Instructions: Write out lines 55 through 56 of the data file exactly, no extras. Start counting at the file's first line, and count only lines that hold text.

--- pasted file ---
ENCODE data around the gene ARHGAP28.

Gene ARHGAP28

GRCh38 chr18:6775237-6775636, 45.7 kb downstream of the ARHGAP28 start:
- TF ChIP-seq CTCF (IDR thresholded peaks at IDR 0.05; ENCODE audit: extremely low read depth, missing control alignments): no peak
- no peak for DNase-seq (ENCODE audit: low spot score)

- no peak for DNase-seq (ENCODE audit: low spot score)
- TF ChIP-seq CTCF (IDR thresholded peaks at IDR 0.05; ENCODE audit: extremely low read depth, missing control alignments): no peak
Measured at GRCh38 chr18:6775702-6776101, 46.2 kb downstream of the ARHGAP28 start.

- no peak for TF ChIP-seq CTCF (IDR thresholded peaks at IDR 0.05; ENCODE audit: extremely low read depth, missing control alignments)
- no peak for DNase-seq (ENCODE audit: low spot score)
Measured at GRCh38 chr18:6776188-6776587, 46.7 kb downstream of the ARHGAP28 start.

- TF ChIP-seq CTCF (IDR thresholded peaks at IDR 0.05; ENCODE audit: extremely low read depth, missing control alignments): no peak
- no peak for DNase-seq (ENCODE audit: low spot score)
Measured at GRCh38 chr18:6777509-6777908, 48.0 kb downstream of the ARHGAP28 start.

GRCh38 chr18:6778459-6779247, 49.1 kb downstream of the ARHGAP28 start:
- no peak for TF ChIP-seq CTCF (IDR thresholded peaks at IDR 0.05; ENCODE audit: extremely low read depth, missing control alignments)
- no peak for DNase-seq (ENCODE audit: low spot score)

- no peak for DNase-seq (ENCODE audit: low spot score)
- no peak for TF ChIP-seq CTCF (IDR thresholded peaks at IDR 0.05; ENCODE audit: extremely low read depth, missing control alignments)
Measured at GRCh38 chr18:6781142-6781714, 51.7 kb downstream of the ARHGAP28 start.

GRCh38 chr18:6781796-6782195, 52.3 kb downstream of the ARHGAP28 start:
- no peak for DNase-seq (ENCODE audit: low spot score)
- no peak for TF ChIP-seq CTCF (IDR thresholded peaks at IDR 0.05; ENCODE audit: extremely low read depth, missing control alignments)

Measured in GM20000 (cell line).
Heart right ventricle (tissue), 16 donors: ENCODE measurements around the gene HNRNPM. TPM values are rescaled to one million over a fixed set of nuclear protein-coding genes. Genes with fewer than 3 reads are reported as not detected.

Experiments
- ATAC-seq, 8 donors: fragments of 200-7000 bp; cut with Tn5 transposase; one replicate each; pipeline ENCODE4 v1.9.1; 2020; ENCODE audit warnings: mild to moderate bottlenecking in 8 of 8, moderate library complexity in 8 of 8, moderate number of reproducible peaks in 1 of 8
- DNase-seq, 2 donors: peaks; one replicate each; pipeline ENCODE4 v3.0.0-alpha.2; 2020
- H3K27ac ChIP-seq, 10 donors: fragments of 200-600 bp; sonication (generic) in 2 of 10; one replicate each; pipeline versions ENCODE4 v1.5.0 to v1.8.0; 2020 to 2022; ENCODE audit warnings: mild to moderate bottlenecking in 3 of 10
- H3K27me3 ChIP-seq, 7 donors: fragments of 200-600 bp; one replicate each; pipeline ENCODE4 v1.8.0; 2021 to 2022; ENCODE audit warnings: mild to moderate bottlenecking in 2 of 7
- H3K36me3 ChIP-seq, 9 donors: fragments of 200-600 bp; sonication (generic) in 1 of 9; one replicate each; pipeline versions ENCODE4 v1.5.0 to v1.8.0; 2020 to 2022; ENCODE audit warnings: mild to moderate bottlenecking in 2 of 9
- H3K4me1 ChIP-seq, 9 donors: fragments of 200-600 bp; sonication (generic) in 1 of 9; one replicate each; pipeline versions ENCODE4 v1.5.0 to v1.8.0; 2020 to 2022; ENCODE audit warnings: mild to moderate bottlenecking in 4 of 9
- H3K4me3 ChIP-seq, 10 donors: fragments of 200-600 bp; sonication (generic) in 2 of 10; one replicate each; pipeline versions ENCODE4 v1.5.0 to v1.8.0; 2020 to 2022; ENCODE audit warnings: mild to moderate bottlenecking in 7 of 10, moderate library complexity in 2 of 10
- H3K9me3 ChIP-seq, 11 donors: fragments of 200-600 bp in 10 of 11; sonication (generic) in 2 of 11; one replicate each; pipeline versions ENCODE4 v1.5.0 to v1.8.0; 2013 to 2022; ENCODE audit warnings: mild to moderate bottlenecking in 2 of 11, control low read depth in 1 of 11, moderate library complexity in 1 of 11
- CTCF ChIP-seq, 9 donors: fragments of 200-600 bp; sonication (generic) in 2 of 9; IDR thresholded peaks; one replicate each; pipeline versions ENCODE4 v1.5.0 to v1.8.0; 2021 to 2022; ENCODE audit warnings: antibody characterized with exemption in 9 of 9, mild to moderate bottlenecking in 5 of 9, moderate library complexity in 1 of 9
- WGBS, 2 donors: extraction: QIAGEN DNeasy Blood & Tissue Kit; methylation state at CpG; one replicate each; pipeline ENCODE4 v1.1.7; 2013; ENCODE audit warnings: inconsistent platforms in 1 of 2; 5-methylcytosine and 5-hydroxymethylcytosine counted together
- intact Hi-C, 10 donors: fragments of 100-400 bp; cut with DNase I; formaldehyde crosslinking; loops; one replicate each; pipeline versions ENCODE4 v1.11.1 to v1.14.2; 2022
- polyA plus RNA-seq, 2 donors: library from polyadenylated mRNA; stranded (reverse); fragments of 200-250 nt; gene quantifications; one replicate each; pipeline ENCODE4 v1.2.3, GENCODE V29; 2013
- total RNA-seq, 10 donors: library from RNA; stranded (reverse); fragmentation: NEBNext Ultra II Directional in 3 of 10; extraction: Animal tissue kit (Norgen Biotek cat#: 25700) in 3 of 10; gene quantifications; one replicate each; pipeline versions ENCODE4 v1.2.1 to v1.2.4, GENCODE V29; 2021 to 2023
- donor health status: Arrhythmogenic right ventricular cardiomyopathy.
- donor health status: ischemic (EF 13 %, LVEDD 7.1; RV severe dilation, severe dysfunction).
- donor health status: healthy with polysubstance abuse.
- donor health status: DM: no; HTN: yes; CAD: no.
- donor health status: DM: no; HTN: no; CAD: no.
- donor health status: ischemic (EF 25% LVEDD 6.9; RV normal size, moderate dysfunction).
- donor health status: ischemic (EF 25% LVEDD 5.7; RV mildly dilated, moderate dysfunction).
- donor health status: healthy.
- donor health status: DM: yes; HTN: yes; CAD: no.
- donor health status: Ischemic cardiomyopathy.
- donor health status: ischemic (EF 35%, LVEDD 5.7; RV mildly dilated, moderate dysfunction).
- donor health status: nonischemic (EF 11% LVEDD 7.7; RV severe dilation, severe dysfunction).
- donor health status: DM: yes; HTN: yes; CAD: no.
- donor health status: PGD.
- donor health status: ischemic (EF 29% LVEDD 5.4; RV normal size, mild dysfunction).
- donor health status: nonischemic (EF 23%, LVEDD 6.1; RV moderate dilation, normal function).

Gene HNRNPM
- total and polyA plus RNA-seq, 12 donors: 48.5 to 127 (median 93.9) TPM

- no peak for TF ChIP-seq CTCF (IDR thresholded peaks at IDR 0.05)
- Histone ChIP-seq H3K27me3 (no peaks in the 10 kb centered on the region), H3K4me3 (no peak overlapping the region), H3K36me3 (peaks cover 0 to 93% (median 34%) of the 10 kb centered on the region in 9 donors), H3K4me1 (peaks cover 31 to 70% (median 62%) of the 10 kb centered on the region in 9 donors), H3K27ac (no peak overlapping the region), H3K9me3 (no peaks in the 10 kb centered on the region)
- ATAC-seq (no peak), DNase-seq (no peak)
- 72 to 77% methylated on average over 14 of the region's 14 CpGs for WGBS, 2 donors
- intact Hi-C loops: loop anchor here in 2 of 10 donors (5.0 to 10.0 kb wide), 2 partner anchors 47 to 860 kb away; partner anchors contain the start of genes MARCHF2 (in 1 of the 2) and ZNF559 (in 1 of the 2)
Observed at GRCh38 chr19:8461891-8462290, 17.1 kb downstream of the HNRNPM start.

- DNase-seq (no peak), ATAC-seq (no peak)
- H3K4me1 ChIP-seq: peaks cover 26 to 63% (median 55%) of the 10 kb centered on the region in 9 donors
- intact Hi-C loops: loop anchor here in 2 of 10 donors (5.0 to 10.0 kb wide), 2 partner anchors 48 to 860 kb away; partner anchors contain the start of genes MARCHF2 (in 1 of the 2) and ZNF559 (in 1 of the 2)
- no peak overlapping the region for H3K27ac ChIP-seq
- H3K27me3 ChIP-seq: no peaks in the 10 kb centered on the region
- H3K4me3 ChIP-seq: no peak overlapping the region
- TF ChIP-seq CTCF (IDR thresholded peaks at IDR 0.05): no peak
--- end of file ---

- donor health status: nonischemic (EF 23%, LVEDD 6.1; RV moderate dilation, normal function).

Gene HNRNPM